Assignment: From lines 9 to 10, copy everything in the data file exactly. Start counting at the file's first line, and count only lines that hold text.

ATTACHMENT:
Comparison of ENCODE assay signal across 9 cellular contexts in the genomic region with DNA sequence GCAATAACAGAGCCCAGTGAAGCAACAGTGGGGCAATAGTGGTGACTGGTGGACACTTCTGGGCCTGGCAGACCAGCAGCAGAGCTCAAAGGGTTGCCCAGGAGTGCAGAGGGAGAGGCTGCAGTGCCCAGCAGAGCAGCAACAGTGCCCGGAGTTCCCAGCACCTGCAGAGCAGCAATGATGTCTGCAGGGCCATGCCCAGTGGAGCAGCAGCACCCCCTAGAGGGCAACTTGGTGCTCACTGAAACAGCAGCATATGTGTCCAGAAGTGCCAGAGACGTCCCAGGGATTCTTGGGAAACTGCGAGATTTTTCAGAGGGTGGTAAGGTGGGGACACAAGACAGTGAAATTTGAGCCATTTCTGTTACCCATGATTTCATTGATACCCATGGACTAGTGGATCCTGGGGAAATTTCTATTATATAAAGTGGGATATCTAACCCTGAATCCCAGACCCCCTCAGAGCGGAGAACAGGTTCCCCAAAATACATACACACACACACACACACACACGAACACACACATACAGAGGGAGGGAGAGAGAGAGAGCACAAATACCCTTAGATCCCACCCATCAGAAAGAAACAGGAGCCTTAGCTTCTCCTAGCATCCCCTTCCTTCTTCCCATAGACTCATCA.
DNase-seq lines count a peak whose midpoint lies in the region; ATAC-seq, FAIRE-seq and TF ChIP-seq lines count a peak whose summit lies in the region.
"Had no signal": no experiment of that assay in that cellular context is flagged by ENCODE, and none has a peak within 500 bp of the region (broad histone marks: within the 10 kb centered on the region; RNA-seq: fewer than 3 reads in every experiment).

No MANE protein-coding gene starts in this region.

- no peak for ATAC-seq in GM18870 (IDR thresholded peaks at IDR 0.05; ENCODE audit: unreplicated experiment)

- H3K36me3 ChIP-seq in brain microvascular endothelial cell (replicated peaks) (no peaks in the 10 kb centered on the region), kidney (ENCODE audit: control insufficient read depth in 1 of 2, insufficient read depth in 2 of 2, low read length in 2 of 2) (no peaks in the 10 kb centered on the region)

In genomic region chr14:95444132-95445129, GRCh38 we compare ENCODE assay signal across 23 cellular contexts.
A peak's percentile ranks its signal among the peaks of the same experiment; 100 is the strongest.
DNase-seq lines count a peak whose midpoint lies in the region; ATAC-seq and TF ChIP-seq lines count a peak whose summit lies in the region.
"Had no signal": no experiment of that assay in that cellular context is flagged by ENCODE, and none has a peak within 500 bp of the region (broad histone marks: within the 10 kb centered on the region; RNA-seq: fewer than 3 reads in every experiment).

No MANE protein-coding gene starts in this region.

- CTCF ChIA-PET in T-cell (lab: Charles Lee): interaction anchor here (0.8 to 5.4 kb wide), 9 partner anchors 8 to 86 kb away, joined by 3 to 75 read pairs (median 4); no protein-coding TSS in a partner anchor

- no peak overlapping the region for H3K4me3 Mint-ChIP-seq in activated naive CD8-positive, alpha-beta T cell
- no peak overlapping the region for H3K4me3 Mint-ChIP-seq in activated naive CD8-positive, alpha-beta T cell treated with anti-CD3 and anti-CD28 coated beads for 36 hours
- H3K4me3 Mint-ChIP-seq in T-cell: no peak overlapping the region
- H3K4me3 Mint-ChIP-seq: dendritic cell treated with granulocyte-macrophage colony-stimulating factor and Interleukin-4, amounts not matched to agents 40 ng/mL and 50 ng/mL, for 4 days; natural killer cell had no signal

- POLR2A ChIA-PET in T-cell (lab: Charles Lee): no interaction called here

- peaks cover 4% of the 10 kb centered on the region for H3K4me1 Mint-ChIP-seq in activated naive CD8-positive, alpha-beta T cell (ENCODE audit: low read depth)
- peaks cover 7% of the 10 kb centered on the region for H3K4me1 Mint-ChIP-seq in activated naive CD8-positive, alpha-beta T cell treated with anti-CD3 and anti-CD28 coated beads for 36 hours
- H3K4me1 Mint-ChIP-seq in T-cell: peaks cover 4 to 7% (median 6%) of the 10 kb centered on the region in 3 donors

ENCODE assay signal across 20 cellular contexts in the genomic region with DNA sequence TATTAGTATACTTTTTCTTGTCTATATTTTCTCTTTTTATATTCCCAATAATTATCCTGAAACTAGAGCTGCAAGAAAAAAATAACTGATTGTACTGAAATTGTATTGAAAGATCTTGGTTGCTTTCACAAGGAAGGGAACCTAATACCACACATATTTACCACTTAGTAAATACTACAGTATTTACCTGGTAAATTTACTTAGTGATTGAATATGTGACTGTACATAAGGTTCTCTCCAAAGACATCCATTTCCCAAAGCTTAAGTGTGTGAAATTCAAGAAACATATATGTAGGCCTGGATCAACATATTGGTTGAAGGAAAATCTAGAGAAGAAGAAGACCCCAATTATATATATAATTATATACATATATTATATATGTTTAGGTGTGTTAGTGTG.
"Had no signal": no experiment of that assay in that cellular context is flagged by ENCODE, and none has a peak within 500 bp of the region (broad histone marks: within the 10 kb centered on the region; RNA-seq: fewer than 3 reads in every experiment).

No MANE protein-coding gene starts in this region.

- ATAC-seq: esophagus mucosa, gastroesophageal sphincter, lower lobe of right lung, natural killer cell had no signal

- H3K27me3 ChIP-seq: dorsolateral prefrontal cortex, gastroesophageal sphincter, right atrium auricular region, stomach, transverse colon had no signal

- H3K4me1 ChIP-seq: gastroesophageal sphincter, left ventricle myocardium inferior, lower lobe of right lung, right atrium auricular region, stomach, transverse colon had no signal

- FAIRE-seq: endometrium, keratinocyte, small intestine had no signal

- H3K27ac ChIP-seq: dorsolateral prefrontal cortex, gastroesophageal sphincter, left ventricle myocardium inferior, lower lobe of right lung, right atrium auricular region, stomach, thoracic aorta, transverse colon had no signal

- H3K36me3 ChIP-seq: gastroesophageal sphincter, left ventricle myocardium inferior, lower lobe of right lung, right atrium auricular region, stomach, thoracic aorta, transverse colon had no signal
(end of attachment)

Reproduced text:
DNase-seq lines count a peak whose midpoint lies in the region; ATAC-seq and TF ChIP-seq lines count a peak whose summit lies in the region.
"Had no signal": no experiment of that assay in that cellular context is flagged by ENCODE, and none has a peak within 500 bp of the region (broad histone marks: within the 10 kb centered on the region; RNA-seq: fewer than 3 reads in every experiment).